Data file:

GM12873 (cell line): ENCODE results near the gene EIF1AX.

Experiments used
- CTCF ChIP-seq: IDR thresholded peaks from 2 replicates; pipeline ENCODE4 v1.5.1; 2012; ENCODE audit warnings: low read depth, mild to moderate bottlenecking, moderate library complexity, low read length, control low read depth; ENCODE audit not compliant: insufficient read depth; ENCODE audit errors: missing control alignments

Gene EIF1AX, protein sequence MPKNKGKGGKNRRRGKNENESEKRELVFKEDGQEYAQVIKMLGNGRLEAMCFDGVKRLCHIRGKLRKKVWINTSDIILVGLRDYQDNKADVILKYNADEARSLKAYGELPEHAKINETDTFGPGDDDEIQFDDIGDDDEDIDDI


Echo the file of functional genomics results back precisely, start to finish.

GM12873 (cell line): ENCODE results near the gene EIF1AX.

Experiments used
- CTCF ChIP-seq: IDR thresholded peaks from 2 replicates; pipeline ENCODE4 v1.5.1; 2012; ENCODE audit warnings: low read depth, mild to moderate bottlenecking, moderate library complexity, low read length, control low read depth; ENCODE audit not compliant: insufficient read depth; ENCODE audit errors: missing control alignments

Gene EIF1AX, protein sequence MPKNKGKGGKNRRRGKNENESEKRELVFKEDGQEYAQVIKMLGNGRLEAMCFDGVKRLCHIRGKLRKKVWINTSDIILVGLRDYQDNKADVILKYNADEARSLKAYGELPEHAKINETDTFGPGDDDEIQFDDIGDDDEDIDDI